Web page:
Story Source:

The above story is based on materials provided by University of Colorado Denver. The original article was written by Anne Williams. Note: Materials may be edited for content and length.


Journal Reference:

  1. J. A. Reich. Neoliberal Mothering and Vaccine Refusal: Imagined Gated Communities and the Privilege of Choice. Gender & Society, 2014; DOI: 10.1177/0891243214532711

Cite This Page:

University of Colorado Denver. "Expression of privilege in vaccine refusal." ScienceDaily. ScienceDaily, 27 August 2014. <www.sciencedaily.com/releases/2014/08/140827141702.htm>.
University of Colorado Denver. (2014, August 27). Expression of privilege in vaccine refusal. ScienceDaily. Retrieved November 23, 2014 from www.sciencedaily.com/releases/2014/08/140827141702.htm
University of Colorado Denver. "Expression of privilege in vaccine refusal." ScienceDaily. www.sciencedaily.com/releases/2014/08/140827141702.htm (accessed November 23, 2014).

Share This


More From ScienceDaily



More Health & Medicine News

Sunday, November 23, 2014

Featured Research

from universities, journals, and other organizations


Featured Videos

from AP, Reuters, AFP, and other news services

Ebola-Hit Sierra Leone's Late Cocoa Leaves Bitter Taste

Ebola-Hit Sierra Leone's Late Cocoa Leaves Bitter Taste

AFP (Nov. 23, 2014) The arable district of Kenema in Sierra Leone -- at the centre of the Ebola outbreak in May -- has been under quarantine for three months as the cocoa harvest comes in. Duration: 01:32 Video provided by AFP
Powered by NewsLook.com
WFP: Ebola Risks Heightened Among Women Throughout Africa

WFP: Ebola Risks Heightened Among Women Throughout Africa

AFP (Nov. 21, 2014) Having children has always been a frightening prospect in Sierra Leone, the world's most dangerous place to give birth, but Ebola has presented an alarming new threat for expectant mothers. Duration: 00:37 Video provided by AFP
Powered by NewsLook.com
Could Your Genes Be The Reason You're Single?

Could Your Genes Be The Reason You're Single?

Newsy (Nov. 21, 2014) Researchers in Beijing discovered a gene called 5-HTA1, and carriers are reportedly 20 percent more likely to be single. Video provided by Newsy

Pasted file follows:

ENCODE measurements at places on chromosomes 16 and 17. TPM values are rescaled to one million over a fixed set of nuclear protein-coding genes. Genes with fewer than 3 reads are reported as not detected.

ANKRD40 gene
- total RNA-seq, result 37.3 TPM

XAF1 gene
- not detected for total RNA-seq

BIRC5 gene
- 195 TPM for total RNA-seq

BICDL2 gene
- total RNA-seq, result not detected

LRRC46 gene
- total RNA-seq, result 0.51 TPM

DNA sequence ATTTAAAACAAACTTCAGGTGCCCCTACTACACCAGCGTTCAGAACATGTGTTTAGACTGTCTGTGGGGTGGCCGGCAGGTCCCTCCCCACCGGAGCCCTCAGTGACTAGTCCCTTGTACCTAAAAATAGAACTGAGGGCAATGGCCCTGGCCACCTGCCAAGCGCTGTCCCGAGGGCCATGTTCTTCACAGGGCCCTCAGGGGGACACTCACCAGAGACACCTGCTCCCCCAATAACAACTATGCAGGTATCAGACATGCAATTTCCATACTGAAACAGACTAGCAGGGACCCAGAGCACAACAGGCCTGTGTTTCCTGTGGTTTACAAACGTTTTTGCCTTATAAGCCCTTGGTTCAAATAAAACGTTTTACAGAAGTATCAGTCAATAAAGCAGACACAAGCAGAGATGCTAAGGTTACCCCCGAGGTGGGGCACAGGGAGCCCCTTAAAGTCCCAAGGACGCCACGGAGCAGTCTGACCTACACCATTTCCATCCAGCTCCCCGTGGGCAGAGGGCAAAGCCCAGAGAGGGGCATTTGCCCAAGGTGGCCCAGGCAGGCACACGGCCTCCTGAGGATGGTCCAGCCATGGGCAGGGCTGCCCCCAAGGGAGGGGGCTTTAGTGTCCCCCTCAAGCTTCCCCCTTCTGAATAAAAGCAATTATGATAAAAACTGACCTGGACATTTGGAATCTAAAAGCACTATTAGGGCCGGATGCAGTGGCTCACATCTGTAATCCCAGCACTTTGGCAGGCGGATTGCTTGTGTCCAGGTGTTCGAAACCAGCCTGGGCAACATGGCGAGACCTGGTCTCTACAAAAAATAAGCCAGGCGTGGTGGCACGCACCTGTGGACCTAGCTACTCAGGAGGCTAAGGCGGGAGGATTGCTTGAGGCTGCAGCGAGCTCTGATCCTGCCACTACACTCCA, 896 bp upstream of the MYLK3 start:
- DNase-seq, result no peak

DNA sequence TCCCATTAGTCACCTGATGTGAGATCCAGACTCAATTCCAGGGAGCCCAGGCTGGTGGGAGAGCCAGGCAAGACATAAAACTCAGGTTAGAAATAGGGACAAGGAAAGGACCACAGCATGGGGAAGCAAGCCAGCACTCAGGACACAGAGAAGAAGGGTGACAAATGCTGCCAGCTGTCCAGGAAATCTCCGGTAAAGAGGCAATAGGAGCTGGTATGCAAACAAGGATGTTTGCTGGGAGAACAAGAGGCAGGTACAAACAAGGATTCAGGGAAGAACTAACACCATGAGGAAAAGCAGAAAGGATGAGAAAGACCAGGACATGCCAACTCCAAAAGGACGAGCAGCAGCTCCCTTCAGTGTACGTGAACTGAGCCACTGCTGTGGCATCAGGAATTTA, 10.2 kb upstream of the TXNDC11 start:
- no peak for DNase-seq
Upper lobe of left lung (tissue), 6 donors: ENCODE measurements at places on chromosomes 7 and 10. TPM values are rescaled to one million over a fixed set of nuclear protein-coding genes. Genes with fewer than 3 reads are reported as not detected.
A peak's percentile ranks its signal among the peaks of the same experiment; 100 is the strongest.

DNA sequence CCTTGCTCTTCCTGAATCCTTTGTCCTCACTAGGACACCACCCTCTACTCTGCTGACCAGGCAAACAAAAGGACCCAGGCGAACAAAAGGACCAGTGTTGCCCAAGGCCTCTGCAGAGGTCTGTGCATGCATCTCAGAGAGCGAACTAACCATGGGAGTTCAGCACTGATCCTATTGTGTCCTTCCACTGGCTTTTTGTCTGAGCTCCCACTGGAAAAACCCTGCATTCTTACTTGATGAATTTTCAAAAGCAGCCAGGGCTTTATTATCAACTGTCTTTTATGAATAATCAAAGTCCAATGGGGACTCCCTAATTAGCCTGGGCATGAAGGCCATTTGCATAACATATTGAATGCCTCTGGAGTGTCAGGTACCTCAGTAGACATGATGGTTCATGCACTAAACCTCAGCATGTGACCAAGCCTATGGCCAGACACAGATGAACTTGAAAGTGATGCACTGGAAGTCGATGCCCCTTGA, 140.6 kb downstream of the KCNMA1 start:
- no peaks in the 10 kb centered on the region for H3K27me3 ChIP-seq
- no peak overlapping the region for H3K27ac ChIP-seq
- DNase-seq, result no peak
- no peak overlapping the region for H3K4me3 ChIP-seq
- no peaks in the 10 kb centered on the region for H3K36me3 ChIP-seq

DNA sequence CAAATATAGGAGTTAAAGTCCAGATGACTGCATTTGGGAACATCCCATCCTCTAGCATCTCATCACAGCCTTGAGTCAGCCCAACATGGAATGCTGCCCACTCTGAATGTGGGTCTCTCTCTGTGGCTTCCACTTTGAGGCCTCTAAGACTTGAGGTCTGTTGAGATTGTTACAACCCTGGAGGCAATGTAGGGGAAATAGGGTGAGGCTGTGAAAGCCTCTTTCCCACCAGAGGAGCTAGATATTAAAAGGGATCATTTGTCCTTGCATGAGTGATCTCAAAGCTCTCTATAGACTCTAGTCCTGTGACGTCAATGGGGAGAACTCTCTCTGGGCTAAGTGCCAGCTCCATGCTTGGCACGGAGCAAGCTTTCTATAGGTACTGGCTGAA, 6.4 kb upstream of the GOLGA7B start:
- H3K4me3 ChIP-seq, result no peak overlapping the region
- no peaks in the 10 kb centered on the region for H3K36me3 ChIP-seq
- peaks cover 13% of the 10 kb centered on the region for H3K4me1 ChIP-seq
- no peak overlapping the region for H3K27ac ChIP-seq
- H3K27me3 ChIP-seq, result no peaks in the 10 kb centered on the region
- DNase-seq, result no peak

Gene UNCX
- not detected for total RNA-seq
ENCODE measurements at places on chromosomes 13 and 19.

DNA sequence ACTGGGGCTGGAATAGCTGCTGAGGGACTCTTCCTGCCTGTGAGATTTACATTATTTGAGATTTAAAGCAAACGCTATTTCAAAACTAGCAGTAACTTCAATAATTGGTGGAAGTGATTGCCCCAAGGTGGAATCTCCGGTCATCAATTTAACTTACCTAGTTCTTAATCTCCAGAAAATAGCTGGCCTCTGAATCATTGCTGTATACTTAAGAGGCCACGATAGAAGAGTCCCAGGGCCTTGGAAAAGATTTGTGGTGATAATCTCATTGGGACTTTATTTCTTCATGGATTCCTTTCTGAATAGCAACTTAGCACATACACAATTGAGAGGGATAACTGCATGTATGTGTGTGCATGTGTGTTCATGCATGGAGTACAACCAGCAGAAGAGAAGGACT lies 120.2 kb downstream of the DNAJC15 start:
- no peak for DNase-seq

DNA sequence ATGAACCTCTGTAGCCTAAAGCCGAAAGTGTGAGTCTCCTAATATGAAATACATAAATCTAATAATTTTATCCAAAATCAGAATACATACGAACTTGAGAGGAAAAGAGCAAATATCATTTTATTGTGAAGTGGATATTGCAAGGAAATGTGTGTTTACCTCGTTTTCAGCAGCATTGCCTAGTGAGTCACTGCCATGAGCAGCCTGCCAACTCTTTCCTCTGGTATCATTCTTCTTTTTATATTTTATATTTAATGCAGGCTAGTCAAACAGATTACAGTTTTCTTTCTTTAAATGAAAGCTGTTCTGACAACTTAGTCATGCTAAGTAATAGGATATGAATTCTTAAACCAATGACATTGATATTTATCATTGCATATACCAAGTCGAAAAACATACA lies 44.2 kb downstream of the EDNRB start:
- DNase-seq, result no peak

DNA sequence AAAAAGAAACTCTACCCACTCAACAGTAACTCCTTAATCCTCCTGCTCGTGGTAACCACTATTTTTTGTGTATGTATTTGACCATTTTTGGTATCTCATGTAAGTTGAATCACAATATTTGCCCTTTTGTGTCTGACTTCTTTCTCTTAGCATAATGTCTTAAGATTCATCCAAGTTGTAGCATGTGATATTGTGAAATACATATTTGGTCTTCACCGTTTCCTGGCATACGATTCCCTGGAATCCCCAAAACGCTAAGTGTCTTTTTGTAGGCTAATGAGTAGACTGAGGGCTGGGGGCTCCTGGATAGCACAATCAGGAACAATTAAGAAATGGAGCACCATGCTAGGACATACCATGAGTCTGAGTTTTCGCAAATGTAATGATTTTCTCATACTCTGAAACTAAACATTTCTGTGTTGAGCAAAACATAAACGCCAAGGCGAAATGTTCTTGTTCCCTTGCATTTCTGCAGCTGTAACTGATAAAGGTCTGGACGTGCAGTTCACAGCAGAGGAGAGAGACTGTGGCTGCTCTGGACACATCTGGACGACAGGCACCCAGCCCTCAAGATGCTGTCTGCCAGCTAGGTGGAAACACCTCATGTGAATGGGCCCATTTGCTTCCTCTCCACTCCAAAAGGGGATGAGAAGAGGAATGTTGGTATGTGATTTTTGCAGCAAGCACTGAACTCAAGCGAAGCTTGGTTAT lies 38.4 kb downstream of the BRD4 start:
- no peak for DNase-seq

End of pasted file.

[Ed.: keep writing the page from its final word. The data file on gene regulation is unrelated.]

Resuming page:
Powered by NewsLook.com
Raw: Paralyzed Marine Walks With Robotic Braces

Raw: Paralyzed Marine Walks With Robotic Braces

AP (Nov. 21, 2014) Marine Corps officials say a special operations officer left paralyzed by a sniper's bullet in Afghanistan walked using robotic leg braces in a ceremony to award him a Bronze Star. (Nov. 21) Video provided by AP
Powered by NewsLook.com

Search ScienceDaily

Number of stories in archives: 140,361

Find with keyword(s):
Enter a keyword or phrase to search ScienceDaily for related topics and research stories.

Save/Print:
Share:

Breaking News:

Strange & Offbeat Stories


Health & Medicine

Mind & Brain

Living & Well

In Other News

... from NewsDaily.com

Science News

Health News

Environment News

Technology News



Save/Print:
Share:

Free Subscriptions


Get the latest science news with ScienceDaily's free email newsletters, updated daily and weekly. Or view hourly updated newsfeeds in your RSS reader:

Get Social & Mobile


Keep up to date with the latest news from ScienceDaily via social networks and mobile apps:

Have Feedback?


Tell us what you think of ScienceDaily -- we welcome both positive and negative comments. Have any problems using the site? Questions?
Mobile: iPhone Android Web
Follow: Facebook Twitter Google+
Subscribe: RSS Feeds Email Newsletters
Latest Headlines Health & Medicine Mind & Brain Space & Time Matter & Energy Computers & Math Plants & Animals Earth & Climate Fossils & Ruins